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Mambo Kings Play Songs Of Love [Paperback]

Oscar Hijuelos
3.6 out of 5 stars  See all reviews (21 customer reviews)

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Book Description

Dec 9 1999 Perennial Classics

It's 1949. It's the era of the mambo, and two young Cuban musicians make their way up from Havana to the grand stage of New York. The Castillo brothers, workers by day, become by night stars of the dance halls, where their orchestra plays the lush, sensuous, pulsing music that earns them the title of the Mambo Kings. This is their moment of youth--a golden time that thirty years later will be remembered with nostalgia and deep afection. In The Mambo Kings Play Songs of Love,Oscar Hijuelos has created a rich and enthralling novel about passion and loss, memory and desire.

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From Amazon

Inspired by their heroes Xavier Cugat and Desi Arnaz, brothers Cesar and Nestor Castillo come to New York City from Cuba in 1949 with designs on becoming mambo stars. Eventually they do--performing with Arnaz on "I Love Lucy" in 1955 and recording 78s with their own band, the Mambo Kings. In his second novel, Hijuelos traces the lives of the flashy, guitar-strumming Cesar and the timid, lovelorn Nestor as they cruise the East Coast club circuit in a flamingo-pink bus. Enriching the story are the brothers' friends and family members--all driven by their own private dreams. The Mambo Kings Play Songs of Love won a Pulitzer Prize in 1990. --This text refers to an out of print or unavailable edition of this title.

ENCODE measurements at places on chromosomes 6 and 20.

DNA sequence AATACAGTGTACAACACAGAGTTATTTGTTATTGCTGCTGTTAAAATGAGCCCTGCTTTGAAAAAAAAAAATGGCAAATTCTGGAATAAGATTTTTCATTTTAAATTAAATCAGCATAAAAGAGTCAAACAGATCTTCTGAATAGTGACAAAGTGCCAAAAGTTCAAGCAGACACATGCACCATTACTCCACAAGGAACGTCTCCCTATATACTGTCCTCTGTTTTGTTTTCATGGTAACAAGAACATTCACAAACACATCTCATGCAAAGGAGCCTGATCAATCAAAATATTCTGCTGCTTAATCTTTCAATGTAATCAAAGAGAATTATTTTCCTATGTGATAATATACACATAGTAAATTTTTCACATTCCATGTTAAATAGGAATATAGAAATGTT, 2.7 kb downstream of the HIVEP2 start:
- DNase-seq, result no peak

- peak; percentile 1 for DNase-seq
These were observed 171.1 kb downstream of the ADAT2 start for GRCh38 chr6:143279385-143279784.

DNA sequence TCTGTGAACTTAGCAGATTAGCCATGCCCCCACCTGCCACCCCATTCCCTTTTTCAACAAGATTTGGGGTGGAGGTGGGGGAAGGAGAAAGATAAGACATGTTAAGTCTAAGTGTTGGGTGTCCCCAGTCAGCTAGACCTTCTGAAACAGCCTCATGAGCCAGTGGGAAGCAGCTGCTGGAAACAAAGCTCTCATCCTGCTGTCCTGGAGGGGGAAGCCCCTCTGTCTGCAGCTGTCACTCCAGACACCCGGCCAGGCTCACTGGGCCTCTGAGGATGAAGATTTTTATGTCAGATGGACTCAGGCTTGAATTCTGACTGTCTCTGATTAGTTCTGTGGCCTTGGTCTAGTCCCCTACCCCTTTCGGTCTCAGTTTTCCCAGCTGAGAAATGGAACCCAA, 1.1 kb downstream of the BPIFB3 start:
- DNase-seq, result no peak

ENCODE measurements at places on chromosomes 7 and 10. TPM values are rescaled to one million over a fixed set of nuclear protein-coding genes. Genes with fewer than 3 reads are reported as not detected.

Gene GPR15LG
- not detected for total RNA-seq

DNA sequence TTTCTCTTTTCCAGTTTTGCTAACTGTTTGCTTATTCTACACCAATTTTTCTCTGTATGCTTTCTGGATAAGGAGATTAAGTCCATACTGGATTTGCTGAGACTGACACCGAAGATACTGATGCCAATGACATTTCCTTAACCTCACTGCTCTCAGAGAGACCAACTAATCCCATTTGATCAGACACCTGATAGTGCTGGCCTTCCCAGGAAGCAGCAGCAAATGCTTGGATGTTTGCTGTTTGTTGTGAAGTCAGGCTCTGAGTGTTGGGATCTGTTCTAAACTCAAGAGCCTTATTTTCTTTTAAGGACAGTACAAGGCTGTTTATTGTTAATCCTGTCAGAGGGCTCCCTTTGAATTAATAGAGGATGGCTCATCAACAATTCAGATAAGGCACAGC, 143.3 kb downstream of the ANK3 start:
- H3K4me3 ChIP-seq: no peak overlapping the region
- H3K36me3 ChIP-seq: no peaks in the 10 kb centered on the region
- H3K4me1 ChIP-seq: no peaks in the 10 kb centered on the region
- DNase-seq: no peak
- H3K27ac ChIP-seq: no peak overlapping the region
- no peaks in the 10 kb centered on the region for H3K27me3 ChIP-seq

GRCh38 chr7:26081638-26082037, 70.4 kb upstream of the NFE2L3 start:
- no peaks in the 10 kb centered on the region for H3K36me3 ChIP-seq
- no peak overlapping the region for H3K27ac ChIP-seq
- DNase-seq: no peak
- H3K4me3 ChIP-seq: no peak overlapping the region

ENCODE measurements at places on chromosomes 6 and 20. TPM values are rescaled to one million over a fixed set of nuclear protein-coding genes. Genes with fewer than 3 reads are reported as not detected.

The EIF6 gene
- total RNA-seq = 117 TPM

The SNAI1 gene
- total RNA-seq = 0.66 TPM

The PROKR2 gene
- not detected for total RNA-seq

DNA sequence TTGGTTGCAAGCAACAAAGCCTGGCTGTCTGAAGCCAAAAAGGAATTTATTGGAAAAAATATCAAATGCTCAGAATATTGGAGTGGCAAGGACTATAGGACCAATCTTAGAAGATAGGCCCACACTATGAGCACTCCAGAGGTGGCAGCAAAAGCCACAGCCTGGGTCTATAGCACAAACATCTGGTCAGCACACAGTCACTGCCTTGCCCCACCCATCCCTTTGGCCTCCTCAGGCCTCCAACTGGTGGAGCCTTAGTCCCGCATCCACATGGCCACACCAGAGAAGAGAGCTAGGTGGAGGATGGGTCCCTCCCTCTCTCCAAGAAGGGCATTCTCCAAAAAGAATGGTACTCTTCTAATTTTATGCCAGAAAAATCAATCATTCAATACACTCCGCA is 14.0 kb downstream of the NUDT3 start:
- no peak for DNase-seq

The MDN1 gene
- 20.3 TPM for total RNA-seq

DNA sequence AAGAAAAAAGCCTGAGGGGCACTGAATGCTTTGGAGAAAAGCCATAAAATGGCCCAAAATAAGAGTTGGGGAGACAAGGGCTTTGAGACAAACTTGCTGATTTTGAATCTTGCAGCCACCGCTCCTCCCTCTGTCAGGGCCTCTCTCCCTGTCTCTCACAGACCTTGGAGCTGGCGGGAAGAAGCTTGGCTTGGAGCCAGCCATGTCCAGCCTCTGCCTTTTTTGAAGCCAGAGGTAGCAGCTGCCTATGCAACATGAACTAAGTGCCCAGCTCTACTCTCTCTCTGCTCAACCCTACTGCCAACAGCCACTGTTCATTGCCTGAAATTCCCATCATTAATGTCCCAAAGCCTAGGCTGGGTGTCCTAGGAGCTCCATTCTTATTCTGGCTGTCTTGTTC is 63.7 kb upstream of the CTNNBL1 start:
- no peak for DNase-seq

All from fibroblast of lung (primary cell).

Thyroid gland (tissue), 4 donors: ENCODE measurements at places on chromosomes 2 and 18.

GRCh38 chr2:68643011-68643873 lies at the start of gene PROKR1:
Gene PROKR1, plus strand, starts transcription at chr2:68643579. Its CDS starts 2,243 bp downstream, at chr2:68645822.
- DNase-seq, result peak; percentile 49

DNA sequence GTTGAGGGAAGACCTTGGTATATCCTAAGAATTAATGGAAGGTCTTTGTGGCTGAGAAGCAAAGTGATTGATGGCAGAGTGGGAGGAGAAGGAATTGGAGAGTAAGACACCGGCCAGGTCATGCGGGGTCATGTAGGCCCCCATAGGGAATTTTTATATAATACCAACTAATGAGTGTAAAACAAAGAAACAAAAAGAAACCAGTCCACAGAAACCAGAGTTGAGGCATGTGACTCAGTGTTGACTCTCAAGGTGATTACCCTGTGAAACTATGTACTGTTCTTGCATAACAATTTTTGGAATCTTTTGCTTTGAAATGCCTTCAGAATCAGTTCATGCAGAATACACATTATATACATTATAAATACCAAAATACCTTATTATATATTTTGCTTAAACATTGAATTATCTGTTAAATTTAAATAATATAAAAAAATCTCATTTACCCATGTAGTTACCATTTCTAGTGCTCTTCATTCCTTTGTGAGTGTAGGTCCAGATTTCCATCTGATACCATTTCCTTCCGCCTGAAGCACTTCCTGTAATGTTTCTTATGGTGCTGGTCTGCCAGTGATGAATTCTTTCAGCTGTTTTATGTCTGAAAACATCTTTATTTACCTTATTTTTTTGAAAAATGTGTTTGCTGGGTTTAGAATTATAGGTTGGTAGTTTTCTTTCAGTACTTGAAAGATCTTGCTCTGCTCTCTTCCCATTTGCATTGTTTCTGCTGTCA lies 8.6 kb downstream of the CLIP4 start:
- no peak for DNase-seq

From Publishers Weekly

The Mambo Kings are two brothers, Cesar and Nestor Castillo, Cuban-born musicians who immigrate to New York City in 1949. They form a band and enjoy modest success, their popularity peaking in 1956 with a guest appearance on the I Love Lucy show. PW lauded this Pulitzer Prize-winning novel: "Hijuelos's pure storytelling skills commission every incident with a life and breath of its own."
Copyright 1990 Reed Business Information, Inc. --This text refers to an alternate Paperback edition.

Inside This Book (Learn More)
First Sentence
It was a Saturday afternoon on La Salle Street, years and years ago when I was a little kid, and around three o'clock Mrs. Shannon, the heavy Irish woman in her perpetually soup-stained dress, opened her back window and shouted out into the courtyard, "Hey, Cesar, yoo-hoo, I think you're on television, I swear it's you!" Read the first page
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Customer Reviews

Most helpful customer reviews
Format:Kindle Edition|Verified Purchase